Austin Booth [6]Austin Greeley Booth [1]
  1. It’s the song, not the singer: an exploration of holobiosis and evolutionary theory.W. Ford Doolittle & Austin Booth - 2017 - Biology and Philosophy 32 (1):5-24.
    That holobionts are units of selection squares poorly with the observation that microbes are often recruited from the environment, not passed down vertically from parent to offspring, as required for collective reproduction. The taxonomic makeup of a holobiont’s microbial community may vary over its lifetime and differ from that of conspecifics. In contrast, biochemical functions of the microbiota and contributions to host biology are more conserved, with taxonomically variable but functionally similar microbes recurring across generations and hosts. To save what (...)
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  2. Symbiosis, selection, and individuality.Austin Booth - 2014 - Biology and Philosophy 29 (5):657-673.
    A recent development in biology has been the growing acceptance that holobionts, entities comprised of symbiotic microbes and their host organisms, are widespread in nature. There is agreement that holobionts are evolved outcomes, but disagreement on how to characterize the operation of natural selection on them. The aim of this paper is to articulate the contours of the disagreement. I explain how two distinct foundational accounts of the process of natural selection give rise to competing views about evolutionary individuality.
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    Populations and Individuals in Heterokaryotic Fungi: A Multilevel Perspective.Austin Booth - 2014 - Philosophy of Science 81 (4):612-632,.
    Among mycologists, questions persist about what entities should be treated as the fundamental units of fungal populations. This article articulates a coherent view about populations of heterokaryotic fungi and the individuals that comprise them. Using Godfrey-Smith’s minimal concept of a Darwinian population, I argue that entities at two levels of the biological hierarchy satisfy the minimal concept in heterokaryotic fungi: mycelia and nuclei. I provide a preliminary answer to the question of how to understand the relation between these two populations. (...)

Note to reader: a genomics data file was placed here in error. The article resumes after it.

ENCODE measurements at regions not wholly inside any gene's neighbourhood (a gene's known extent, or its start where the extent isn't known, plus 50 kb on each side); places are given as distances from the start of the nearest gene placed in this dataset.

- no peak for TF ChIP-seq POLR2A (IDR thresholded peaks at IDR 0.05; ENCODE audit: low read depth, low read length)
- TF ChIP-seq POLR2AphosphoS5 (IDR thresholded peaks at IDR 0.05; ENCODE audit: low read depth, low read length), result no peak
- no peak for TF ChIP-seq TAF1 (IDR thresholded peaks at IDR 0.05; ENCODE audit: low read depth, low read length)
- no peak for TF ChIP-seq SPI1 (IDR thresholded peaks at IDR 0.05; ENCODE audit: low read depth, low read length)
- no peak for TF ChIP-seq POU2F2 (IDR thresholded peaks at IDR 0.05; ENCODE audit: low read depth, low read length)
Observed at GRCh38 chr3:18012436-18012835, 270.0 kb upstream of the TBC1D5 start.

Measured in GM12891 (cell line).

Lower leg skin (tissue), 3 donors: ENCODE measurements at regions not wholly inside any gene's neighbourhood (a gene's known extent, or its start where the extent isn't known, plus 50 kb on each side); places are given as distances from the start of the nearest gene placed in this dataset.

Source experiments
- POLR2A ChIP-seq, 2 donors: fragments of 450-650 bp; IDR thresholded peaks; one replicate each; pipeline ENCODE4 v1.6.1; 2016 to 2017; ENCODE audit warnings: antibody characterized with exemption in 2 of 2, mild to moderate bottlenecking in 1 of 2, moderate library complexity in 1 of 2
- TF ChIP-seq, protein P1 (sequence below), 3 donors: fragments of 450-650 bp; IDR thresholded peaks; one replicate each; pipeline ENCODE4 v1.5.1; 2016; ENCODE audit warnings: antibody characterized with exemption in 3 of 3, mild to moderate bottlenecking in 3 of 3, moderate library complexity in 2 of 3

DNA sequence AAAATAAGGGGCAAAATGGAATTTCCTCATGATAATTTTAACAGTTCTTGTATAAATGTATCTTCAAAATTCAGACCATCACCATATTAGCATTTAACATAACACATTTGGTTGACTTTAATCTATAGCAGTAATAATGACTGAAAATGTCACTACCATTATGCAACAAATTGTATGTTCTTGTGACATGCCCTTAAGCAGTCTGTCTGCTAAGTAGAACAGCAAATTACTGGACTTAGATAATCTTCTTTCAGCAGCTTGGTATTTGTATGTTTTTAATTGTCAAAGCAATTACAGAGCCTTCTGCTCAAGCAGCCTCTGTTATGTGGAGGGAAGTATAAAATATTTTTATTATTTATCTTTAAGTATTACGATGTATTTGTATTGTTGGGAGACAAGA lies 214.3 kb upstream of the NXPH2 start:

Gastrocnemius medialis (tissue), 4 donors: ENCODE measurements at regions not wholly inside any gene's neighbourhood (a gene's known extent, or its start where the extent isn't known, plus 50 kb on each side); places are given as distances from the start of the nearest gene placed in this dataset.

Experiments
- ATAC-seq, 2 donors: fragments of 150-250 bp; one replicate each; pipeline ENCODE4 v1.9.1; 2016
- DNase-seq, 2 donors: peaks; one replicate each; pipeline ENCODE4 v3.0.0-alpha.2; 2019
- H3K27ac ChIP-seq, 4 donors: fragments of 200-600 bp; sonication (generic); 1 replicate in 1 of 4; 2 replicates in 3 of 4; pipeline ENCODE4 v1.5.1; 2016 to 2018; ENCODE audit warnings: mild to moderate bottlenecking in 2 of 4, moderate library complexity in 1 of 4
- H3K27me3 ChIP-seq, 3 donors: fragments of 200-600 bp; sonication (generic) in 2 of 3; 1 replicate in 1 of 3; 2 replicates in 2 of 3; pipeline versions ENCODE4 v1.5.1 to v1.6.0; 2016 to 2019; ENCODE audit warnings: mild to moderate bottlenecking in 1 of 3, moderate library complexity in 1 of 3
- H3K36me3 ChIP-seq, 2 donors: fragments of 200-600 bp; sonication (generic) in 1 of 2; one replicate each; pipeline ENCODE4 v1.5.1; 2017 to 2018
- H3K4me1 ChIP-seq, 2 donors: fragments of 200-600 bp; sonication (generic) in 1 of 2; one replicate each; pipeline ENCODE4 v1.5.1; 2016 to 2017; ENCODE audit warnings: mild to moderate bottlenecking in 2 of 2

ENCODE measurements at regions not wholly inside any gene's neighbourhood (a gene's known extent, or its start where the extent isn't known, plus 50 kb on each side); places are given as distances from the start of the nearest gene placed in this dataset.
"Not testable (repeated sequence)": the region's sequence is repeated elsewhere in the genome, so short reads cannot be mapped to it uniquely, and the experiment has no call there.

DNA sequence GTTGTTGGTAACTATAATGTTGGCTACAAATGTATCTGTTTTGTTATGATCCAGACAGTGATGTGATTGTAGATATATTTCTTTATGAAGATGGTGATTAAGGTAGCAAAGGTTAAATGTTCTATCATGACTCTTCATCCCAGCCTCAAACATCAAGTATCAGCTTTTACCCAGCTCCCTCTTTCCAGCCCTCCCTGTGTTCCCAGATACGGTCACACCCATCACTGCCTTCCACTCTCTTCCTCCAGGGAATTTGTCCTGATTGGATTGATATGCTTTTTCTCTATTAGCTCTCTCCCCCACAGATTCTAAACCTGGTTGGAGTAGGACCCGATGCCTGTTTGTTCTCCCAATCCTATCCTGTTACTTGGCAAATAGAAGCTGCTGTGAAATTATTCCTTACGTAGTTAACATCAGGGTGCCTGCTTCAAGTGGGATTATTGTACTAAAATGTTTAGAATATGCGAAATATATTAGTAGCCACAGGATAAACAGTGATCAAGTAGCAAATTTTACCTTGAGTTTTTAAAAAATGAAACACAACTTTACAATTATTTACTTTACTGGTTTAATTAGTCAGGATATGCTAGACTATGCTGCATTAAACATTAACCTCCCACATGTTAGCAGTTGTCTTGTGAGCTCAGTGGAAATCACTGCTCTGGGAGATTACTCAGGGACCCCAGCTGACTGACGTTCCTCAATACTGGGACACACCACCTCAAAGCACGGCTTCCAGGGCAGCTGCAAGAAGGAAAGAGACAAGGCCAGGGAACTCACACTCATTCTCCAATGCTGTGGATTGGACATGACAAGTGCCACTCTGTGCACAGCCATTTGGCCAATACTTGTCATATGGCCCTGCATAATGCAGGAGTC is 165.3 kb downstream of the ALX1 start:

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  4. Modern Synthesis is the Light of Microbial Genomics.Austin Booth, Carlos Mariscal & W. Ford Doolittle - 2016 - Annual Reviews of Microbiology 70 (1):279-297.
  5. Eukaryogenesis: how special, really?Austin Booth & W. Ford Doolittle - 2015 - Proceedings of the National Academy of Sciences of the United States of America:1-8.
    Eukaryogenesis is widely viewed as an improbable evolutionary transition uniquely affecting the evolution of life on this planet. However, scientific and popular rhetoric extolling this event as a singularity lacks rigorous evidential and statistical support. Here, we question several of the usual claims about the specialness of eukaryogenesis, focusing on both eukaryogenesis as a process and its outcome, the eukaryotic cell. We argue in favor of four ideas. First, the criteria by which we judge eukaryogenesis to have required a genuinely (...)
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  6. Reload rethinking women + cyberculture.Mary Flanagan & Austin Booth - 2003 - Utopian Studies 14 (1):191-192.